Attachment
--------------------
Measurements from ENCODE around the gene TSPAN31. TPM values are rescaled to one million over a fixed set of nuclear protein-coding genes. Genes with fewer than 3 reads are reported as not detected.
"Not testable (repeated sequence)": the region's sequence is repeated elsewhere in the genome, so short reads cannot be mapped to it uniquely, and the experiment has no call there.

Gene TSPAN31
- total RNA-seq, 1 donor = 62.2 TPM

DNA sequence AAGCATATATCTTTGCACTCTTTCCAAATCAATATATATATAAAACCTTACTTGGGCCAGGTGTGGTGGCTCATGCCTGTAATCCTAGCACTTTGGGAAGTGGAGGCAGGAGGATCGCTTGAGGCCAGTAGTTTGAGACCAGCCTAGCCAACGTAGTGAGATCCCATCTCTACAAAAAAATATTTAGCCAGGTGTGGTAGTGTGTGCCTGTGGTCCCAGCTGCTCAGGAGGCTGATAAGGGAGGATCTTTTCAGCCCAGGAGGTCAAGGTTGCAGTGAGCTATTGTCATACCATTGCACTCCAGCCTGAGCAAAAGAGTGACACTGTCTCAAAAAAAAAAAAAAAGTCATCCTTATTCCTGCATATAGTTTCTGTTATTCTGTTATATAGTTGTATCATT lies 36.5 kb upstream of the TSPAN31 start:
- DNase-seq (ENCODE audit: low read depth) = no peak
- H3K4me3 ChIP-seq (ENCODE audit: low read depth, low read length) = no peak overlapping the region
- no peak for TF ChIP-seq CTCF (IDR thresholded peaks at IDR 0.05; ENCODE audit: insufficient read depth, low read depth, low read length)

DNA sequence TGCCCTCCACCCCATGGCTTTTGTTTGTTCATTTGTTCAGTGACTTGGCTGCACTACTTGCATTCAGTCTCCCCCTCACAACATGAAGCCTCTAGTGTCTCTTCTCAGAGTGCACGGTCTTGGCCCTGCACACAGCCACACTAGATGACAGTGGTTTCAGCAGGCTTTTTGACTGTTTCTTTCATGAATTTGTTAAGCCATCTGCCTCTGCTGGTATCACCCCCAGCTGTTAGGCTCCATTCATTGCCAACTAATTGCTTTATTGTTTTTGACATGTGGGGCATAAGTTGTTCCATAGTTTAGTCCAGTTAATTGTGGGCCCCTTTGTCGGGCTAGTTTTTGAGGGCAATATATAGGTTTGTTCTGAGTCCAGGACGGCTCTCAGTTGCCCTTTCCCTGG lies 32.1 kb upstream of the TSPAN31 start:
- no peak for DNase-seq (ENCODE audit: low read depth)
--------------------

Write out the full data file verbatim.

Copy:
Measurements from ENCODE around the gene TSPAN31. TPM values are rescaled to one million over a fixed set of nuclear protein-coding genes. Genes with fewer than 3 reads are reported as not detected.
"Not testable (repeated sequence)": the region's sequence is repeated elsewhere in the genome, so short reads cannot be mapped to it uniquely, and the experiment has no call there.

Gene TSPAN31
- total RNA-seq, 1 donor = 62.2 TPM

DNA sequence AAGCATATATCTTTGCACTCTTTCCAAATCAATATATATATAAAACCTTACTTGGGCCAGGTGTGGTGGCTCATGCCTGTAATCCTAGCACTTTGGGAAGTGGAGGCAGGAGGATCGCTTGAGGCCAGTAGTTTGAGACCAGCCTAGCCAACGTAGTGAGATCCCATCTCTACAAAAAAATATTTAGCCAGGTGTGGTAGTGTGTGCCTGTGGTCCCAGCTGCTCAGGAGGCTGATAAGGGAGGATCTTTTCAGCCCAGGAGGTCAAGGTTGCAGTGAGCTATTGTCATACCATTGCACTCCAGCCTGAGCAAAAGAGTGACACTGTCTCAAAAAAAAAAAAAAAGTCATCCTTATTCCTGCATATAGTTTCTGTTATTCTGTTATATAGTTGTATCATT lies 36.5 kb upstream of the TSPAN31 start:
- DNase-seq (ENCODE audit: low read depth) = no peak
- H3K4me3 ChIP-seq (ENCODE audit: low read depth, low read length) = no peak overlapping the region
- no peak for TF ChIP-seq CTCF (IDR thresholded peaks at IDR 0.05; ENCODE audit: insufficient read depth, low read depth, low read length)

DNA sequence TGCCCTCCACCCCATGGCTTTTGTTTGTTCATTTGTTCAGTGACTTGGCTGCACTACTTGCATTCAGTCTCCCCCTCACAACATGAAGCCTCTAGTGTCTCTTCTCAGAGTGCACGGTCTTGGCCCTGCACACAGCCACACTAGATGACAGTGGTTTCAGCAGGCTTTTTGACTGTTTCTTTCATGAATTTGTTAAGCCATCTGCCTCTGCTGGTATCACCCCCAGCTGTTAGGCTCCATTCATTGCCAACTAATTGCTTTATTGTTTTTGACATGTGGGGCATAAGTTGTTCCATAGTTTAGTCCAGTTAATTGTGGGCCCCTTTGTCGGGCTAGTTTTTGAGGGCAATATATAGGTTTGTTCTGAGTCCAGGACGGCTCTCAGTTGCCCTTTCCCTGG lies 32.1 kb upstream of the TSPAN31 start:
- no peak for DNase-seq (ENCODE audit: low read depth)